The Best Sweetened Condensed Milk Substitutes to Use in a Pinch

Ever been in the middle of a baking project and realized you're flat out of sweetened condensed milk? Here are all the condensed milk substitutes you need to know, including a homemade version.

Sweetened condensed milk is one of the most versatile ingredients you have stashed away in your pantry. From using it in decadent fudge or layered bars to mixing it into cake or brownie batter, sweetened condensed milk has certainly earned its place as a baking staple.

But what do you do if you’ve run out of sweetened condensed milk or you need a dairy-free alternative? Thankfully, there are some options for condensed milk substitutes to get you back to your recipe in no time.

Need to use evaporated milk for your next baking project? Check out these substitutes for evaporated milk.

What is sweetened condensed milk?

First things first, what exactly is sweetened condensed milk? It’s just as the name suggests! Like evaporated milk, sweetened condensed milk is canned milk that has been cooked down, removing some of the milk’s water content along the way. At the same time, plenty of sugar is added to the mix, resulting in a thick, sweet liquid. It adds delicious flavor and luscious creaminess to a variety of recipes.

How to Make Sweetened Condensed Milk

If you’ve run out of sweetened condensed milk, but have everything else your recipe calls for, there’s no need to head to the store. You can make a worthy substitute for condensed milk in a pinch.

Because it’s essentially a boiled-down version of milk, you can make homemade sweetened condensed milk.

Microwave sweetened condensed milk substitute

To make condensed milk in the microwave, whisk 1/2 cup milk and 1/3 cup sugar together in a microwave-safe bowl, and then pop the bowl in the microwave to heat for one to two minutes at a time. Heat the mixture in intervals until it becomes bubbly with a bit of froth, then allow it to cool in the fridge.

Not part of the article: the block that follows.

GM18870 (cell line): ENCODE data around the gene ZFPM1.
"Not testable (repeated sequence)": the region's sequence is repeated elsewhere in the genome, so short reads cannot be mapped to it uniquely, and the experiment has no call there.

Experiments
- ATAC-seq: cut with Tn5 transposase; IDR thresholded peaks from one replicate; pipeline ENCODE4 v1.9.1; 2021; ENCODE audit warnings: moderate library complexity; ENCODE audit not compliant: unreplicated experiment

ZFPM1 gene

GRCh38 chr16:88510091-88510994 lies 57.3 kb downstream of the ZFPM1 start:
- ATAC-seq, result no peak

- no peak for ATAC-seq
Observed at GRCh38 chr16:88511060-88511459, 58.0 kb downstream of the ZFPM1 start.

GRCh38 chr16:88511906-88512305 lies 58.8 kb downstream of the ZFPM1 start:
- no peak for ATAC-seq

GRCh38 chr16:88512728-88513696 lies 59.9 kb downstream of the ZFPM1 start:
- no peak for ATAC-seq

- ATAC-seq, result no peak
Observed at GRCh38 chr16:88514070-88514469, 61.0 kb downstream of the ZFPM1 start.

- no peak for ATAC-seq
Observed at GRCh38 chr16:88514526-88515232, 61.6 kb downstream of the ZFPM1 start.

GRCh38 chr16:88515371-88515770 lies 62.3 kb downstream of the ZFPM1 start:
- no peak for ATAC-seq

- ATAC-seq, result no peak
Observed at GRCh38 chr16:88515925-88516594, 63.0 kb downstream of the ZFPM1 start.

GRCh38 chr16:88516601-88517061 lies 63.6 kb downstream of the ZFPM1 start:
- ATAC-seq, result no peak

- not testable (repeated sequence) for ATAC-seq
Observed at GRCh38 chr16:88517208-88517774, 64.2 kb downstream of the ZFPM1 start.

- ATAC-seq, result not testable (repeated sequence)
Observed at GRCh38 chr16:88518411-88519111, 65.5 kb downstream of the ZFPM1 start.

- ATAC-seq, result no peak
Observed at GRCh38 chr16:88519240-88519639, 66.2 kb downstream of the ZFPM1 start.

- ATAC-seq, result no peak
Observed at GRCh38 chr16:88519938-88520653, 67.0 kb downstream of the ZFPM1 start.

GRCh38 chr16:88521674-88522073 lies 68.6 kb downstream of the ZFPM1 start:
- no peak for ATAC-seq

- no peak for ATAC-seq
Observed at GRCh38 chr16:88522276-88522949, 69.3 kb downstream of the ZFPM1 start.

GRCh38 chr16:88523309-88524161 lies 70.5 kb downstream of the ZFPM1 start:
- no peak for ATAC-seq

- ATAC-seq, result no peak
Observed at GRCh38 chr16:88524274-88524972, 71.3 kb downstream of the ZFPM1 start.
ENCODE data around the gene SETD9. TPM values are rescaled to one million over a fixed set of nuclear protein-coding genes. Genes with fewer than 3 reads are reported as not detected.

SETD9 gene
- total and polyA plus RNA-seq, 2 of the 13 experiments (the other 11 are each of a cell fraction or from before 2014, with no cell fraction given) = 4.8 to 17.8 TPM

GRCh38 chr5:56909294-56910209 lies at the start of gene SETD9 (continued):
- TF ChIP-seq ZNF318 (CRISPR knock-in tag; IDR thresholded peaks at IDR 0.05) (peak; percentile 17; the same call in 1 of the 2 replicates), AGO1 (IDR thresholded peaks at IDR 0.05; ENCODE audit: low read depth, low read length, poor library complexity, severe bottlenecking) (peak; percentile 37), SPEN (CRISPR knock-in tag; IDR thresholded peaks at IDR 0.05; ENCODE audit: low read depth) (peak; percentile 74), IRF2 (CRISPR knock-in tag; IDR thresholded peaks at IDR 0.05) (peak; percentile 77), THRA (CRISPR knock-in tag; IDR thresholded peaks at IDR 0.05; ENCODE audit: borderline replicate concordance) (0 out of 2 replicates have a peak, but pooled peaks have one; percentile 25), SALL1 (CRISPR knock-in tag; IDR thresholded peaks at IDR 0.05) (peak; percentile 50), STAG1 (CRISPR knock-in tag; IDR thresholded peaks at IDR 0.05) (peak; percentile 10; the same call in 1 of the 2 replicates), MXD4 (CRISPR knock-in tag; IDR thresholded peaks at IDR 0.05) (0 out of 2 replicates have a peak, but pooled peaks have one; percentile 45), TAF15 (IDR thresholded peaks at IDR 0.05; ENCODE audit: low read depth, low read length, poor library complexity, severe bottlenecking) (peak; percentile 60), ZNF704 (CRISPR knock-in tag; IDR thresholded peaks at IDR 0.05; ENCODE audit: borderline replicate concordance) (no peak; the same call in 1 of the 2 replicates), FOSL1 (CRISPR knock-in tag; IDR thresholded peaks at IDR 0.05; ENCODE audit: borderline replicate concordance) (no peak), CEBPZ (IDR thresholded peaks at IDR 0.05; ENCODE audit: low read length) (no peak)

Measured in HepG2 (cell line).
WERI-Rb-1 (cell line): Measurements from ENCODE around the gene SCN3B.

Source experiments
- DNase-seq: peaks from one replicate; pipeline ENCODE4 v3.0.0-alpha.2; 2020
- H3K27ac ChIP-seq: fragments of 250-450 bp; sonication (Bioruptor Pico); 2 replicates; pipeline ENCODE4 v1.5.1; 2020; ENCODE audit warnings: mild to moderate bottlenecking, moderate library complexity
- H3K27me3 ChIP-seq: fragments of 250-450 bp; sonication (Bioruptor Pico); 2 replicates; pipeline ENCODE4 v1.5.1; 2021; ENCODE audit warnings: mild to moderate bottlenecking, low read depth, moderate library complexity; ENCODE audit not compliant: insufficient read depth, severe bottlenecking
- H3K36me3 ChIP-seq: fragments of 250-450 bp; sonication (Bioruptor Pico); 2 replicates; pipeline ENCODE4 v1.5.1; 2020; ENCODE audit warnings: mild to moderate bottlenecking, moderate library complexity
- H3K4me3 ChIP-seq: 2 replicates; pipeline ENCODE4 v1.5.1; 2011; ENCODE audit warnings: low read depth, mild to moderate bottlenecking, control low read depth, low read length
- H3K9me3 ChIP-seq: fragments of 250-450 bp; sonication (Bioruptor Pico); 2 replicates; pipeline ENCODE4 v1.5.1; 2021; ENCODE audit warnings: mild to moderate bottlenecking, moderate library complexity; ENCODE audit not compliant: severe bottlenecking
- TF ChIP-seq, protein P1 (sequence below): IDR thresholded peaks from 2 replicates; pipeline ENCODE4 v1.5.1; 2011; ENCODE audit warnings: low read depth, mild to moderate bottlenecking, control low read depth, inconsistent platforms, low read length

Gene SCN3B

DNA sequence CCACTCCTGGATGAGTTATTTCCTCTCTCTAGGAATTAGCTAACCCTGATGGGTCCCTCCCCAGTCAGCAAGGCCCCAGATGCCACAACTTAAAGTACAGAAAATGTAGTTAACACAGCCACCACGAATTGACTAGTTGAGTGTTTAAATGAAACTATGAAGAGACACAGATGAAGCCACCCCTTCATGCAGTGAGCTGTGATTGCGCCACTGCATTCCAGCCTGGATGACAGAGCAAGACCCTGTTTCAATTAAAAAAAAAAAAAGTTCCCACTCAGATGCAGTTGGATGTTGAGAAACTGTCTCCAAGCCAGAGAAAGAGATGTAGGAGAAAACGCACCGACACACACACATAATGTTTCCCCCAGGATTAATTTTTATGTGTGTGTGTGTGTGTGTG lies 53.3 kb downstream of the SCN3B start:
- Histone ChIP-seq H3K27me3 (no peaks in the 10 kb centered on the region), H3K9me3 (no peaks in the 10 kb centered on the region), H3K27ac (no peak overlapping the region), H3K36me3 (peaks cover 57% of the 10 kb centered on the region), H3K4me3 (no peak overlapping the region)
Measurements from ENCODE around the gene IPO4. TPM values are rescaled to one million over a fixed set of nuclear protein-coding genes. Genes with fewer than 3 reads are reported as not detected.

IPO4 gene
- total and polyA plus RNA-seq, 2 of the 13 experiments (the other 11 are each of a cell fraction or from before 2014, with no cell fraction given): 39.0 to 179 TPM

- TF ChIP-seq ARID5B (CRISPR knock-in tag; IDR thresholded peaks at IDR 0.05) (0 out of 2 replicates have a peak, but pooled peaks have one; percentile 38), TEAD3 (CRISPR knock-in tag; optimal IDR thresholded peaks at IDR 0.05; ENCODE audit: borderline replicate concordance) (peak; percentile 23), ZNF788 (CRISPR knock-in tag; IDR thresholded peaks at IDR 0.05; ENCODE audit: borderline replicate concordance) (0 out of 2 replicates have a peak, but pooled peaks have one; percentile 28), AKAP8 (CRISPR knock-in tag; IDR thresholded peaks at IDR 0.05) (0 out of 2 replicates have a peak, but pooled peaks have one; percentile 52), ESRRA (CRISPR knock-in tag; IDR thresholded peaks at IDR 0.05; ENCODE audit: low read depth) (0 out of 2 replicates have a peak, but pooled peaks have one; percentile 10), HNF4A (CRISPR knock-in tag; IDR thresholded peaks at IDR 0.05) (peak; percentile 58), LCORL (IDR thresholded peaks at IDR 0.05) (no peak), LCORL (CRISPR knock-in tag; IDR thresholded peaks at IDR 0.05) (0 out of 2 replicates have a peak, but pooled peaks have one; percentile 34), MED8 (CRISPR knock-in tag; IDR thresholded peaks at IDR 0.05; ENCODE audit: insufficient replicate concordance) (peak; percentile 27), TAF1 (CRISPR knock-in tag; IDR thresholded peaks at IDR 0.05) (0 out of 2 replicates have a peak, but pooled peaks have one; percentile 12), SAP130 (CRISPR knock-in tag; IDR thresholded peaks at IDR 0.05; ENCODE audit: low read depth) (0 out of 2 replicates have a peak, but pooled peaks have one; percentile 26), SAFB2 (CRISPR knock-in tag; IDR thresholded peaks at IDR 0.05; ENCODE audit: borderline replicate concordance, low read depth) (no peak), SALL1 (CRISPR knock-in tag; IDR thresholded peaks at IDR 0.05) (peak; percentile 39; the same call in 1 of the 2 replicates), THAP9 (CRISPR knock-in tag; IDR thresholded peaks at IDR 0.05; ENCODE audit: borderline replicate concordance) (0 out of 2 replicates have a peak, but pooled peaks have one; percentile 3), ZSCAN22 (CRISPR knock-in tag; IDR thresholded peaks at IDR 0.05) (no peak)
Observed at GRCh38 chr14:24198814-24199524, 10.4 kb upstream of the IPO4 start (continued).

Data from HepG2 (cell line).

With cooling time, it will thicken to a consistency similar to the canned version. This hack may not have the same caramelized flavor or richness, but it can certainly work if you’re in a bind and need a quick solution.

Stovetop sweetened condensed milk substitute

You can make a sweetened condensed milk substitute on the stovetop as well. In a saucepan, whisk together 2 cups milk and 1 cup sugar. Heat the mixture on medium to allow the sugar to dissolve. Reduce the temperature just before the milk begins to boil, and then leave it to simmer on low.

Simmer the mixture until the milk reduces, about 35 minutes. Once reduced, allow the mixture to cool, then place it in the fridge to thicken.

Other Substitutes for Sweetened Condensed Milk

Canned cream of coconut

Cream of coconut is a great substitute for sweetened condensed milk, giving a hint of tropical flavor. It’s dairy-free and can be substituted cup for cup. The thick consistency of cream of coconut closely resembles sweetened condensed milk, allowing for similar richness in many recipes.

Coconut milk

Simmering a can of full-fat coconut milk with 1/4 cup of sugar will result in another great dairy-free substitute for sweetened condensed milk. Whisk the coconut milk and sugar in a saucepan, bring the mixture to just below boiling and then allow the mixture to simmer for 30 minutes. Stir the mixture often until it thickens, and then allow it to cool.

This will result in a nice, creamy consistency with only a hint of coconut flavor. Get to know the difference between coconut cream versus coconut milk.

Evaporated milk

Because sweetened condensed milk and evaporated milk are very similar, evaporated milk can serve as a substitute for condensed milk. You won’t get the same sweet, caramelized flavor with it, but the consistency will be similar when using a cup-for-cup substitution. Just add a bit more sugar to your recipe to make up for the lack of sweetness, if desired.

The Best Recipes to Make with Sweetened Condensed Milk
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Molly Allen
A former bakery owner and event planner, Molly is now a freelance writer and editor specializing in food and beverage, lifestyle and party planning. She brings her years of experience and industry knowledge to Taste of Home readers, drawing on her former life at the bakery to explain the difference between cake and yeast doughnuts, how to make blue velvet cake and how to salvage burnt cookies. When Molly isn’t baking, she keeps an eye on the latest food trends and kitchen gadgets, and enjoys cooking outdoors on smokers and pizza ovens.